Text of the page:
• gross energy requirements for a single product (total energy consumed during the overall manufacturing process);
  • global warming potential (total emission of all greenhouse gases, reported in terms of kg CO2 equivalent);
  • acidification potential (acidification caused by gases released to the atmosphere).

The results of this analysis are shown in Figure 7. There seems to be no direct relationship between environmental impact and maximum output current. Most of the environmental impact appears to derive from the electronic components of the device (more than 70 per cent), as compared with the plastic and metal components of the casing.

A second life-cycle analysis was performed on nine mobile-phone chargers to quantify their efficiency and their related environmental impact over a two-year period assuming two types of use:

  • load (charger properly charging the mobile phone): 400 cycles (2 hours per cycle);
  • no load (charger left plugged in to electricity distribution system but not being used to charge a mobile phone): 8 hours per day.

Figure 8 shows that the environmental impact of the load period is typically higher than that of the no-load period; the opposite was true of just one charger. Surprisingly, the most powerful charger had the lowest no-load power consumption.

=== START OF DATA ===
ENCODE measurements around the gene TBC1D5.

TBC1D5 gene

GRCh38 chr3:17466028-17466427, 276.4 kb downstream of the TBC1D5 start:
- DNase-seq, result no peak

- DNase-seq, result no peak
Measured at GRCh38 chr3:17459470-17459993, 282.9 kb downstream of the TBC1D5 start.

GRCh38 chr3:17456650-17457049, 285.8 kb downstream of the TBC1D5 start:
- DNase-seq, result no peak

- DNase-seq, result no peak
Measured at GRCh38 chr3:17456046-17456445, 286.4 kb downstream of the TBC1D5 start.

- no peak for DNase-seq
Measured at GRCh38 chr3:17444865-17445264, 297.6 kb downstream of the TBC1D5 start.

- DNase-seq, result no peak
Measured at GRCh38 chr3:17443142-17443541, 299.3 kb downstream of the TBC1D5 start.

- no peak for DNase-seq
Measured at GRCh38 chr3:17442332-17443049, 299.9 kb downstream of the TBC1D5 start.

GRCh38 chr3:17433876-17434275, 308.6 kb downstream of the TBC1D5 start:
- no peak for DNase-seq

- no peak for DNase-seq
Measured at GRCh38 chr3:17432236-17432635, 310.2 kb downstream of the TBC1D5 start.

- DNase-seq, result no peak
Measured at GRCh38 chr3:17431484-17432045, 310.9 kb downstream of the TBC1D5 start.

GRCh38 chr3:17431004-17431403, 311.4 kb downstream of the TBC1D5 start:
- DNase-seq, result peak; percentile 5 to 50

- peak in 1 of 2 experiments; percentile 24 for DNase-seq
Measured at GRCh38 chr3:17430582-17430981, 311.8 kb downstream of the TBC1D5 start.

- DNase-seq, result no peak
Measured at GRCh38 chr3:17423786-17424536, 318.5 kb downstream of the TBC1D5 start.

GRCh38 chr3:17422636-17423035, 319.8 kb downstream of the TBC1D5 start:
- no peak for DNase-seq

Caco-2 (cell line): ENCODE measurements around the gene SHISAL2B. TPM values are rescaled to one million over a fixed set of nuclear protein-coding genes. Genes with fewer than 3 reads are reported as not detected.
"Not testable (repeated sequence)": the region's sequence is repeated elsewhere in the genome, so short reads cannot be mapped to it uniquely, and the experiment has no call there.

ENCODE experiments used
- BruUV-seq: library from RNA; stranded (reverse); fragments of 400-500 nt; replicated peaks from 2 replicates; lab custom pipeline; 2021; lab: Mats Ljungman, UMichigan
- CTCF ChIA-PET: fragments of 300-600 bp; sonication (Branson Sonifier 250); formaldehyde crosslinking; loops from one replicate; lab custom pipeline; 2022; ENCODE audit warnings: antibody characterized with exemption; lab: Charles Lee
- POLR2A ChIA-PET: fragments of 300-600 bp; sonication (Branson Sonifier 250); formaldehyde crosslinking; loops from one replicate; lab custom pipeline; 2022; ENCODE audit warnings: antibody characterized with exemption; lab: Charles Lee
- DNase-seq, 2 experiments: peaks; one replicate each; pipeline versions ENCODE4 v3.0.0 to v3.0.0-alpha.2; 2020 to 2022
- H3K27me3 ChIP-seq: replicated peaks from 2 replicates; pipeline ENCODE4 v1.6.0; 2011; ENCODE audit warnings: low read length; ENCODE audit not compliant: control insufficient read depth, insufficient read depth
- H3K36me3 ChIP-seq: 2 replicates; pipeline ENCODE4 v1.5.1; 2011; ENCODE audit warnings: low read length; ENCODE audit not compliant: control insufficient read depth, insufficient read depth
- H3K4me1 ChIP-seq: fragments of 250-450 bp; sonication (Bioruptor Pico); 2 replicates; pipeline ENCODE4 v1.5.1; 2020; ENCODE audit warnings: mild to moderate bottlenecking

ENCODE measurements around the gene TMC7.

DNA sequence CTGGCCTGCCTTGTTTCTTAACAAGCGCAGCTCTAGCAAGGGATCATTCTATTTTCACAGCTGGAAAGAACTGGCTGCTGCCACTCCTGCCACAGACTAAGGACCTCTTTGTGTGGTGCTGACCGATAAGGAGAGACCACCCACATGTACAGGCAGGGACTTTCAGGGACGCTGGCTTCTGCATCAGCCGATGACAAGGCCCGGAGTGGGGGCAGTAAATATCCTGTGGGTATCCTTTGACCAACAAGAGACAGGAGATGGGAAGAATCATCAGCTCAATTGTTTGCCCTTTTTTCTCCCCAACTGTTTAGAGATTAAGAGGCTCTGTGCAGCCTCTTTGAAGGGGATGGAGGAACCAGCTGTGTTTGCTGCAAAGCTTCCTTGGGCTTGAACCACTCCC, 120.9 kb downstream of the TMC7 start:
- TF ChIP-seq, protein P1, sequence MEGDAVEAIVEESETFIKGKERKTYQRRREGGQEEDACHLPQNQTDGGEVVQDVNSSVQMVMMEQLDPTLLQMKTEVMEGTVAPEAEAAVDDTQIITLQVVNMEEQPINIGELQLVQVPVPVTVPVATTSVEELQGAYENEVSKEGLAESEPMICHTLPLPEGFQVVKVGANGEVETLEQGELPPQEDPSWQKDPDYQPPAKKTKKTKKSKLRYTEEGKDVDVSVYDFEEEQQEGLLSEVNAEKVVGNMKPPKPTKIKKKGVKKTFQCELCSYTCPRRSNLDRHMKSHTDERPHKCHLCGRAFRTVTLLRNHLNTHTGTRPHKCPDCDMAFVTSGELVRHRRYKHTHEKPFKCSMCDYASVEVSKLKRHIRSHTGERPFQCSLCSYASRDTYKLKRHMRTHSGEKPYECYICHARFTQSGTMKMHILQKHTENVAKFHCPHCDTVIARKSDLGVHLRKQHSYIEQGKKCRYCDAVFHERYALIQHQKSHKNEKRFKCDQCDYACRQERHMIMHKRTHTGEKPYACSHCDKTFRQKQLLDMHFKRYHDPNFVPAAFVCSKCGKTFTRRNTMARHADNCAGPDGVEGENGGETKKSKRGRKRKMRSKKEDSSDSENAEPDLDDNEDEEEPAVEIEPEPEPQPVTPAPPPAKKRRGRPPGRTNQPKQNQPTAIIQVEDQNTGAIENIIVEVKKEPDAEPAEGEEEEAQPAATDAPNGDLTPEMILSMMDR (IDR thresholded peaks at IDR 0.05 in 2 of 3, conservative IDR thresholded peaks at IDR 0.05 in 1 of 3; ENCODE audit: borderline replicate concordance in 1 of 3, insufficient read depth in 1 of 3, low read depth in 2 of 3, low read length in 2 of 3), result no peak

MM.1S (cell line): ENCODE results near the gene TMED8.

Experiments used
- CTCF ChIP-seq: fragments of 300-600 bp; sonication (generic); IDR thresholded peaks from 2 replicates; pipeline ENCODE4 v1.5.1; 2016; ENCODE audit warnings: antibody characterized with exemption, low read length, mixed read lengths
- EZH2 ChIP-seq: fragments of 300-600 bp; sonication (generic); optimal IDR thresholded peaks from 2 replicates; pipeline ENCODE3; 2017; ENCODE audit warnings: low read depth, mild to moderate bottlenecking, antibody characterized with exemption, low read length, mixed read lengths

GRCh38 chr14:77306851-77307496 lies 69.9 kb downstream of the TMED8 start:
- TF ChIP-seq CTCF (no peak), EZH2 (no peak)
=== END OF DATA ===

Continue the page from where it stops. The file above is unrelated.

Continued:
Our analyses indicate that there is huge potential for improvement in regard to the environmental impact of chargers. A universal charger for mobile phones is not only needed, but is also feasible. We conclude that such a universal charger should:

  • provide an acceptable level of output current (say 750 mA or, even better, 1000 mA);
  • be small and light;
  • offer the greatest energy efficiency (close to 0 Watt when not charging);
  • be USB-compatible;
  • respect eco-design criteria so as to minimize environmental impact;
  • be sold with a reminder to customers to unplug the charger when not in use.

All these requirements are expressed in the second version of ITU–T Recommendation L.1000, issued in May 2011. This standard is already starting to be implemented in new and current products, such as the iPhone Micro USB Adapter and the AT&T Zero Charger.